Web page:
Going back to Krugman’s title, it is not necessary to point out that Carthage was indeed destroyed only three years after Cato’s death in 146 BCE as a result of the third Punic War. One cannot but be reminded, though, that this was also the year of the battle of Corinth. After the Romans defeated the Carthaginians, they turned against the Achaean Confederation, a last attempt among Greek city states to unite their forces and resist the hegemony of Rome. In all periodizations, this year marks the end of the ancient Greek world and the beginning of the Roman Empire. Following the Greek Revolution of 1821, Greeks and foreign scholars alike used to claim that the Greek nation would fight for its independence after 2,000 years of slavery that started precisely with its defeat by the Romans, although some would consider even the Macedonians of Alexander the Great as having enslaved the Greeks. Yet, according to the renowned 19th century Greek historian Konstantinos Paparrigopoulos (1815-1891), even if they were politically dominated, the Greeks managed to survive culturally and, eventually, Hellenize the Eastern Roman Empire, also known as Byzantium. Whether the European Union can be compared to the Roman Empire or not, it would be interesting to view the destruction of Athens, predicted by Krugman, as a step in a process that can take two entirely opposite directions. In other words, one could ask whether Europeans plan to destroy Athens in order to wipe it out from the face of the earth, as happened with Carthage, or in order to fully integrate it, as happened with ancient Athens. 

You might think that this is an intellectual deliberation. Yet politicians, economists and cartoonists should use their metaphors more carefully. Yesterday, Panos Kammenos, leader of the Independent Greeks party, the partner in the coalition government, stated, “If the Europeans do not accept our terms, we will turn the [EU] into a ‘Kougi.’” This was a direct reference to the decision of the monk Samouil, trapped in the fortress of Kougi in the mountainous settlement of Souli in today’s Greek Epirus. In 1803, after the Souliotes negotiated their departure following the third siege by troops loyal to the Ottoman Albanian ruler of the region, Tepelenli Ali Pasha, the monk decided to blow himself up together with a few wounded comrades, destroying the entire arsenal and killing many enemies who had already intruded. European politicians and diplomats will have to look the story up on Wikipedia to find out what the current defense minister means. Yet, most probably half of the Greek population below 35 will have to do the same. This is one of the rare moments that historians might be happy that younger people “don’t know much about history.”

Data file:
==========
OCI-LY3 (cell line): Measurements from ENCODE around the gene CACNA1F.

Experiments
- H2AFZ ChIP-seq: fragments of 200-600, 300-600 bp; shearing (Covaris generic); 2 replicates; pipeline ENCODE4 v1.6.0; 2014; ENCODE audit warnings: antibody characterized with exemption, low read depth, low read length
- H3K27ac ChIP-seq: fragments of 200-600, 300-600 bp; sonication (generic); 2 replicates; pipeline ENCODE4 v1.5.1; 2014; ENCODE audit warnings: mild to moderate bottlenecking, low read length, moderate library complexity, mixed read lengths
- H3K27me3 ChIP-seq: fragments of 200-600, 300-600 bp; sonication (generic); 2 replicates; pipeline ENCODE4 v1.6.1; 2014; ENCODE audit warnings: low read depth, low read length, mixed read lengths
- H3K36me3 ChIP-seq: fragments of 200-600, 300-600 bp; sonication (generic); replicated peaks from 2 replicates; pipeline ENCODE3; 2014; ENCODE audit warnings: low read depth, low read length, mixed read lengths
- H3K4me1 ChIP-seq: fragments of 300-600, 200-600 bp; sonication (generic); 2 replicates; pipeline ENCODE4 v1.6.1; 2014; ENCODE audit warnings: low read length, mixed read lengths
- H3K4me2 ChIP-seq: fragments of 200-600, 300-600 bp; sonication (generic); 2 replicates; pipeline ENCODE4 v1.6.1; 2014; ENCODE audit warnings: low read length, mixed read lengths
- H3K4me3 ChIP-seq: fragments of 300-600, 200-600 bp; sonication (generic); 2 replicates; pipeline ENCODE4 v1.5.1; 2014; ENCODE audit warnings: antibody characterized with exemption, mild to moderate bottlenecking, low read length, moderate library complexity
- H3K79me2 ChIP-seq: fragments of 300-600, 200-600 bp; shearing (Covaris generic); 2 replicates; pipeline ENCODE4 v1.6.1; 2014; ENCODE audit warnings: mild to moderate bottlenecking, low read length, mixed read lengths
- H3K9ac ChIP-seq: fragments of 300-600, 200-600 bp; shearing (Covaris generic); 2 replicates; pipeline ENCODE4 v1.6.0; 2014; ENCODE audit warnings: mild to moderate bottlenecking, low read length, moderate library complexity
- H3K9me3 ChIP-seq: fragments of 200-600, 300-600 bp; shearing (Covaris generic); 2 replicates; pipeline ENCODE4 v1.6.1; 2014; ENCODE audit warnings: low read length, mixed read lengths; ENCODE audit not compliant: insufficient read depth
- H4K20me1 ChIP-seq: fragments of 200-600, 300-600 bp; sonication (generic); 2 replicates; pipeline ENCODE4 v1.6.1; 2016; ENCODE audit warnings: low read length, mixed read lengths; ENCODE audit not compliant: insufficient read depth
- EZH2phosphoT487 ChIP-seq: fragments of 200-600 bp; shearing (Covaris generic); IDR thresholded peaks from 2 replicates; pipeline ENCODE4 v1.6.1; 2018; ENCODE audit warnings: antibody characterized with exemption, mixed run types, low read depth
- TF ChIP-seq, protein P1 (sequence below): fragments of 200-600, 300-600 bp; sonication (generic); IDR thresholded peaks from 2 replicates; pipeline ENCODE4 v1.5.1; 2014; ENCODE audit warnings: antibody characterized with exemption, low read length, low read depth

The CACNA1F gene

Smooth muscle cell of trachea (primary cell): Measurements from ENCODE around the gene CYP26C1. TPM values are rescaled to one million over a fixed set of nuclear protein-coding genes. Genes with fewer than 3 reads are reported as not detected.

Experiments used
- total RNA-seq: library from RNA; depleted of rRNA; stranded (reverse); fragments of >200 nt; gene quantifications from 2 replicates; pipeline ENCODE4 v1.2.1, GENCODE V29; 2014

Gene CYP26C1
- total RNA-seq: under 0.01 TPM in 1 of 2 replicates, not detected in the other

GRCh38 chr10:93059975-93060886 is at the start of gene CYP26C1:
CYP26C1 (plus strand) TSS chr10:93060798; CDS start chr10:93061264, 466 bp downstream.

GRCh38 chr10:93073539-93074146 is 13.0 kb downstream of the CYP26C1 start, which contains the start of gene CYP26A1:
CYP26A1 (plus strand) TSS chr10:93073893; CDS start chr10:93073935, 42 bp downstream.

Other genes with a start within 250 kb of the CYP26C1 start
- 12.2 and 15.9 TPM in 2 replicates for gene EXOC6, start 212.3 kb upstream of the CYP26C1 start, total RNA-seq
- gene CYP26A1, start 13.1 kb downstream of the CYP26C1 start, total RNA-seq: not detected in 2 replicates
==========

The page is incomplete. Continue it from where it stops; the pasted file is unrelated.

ΧΡΟΝΟΣ 22 (02.2015)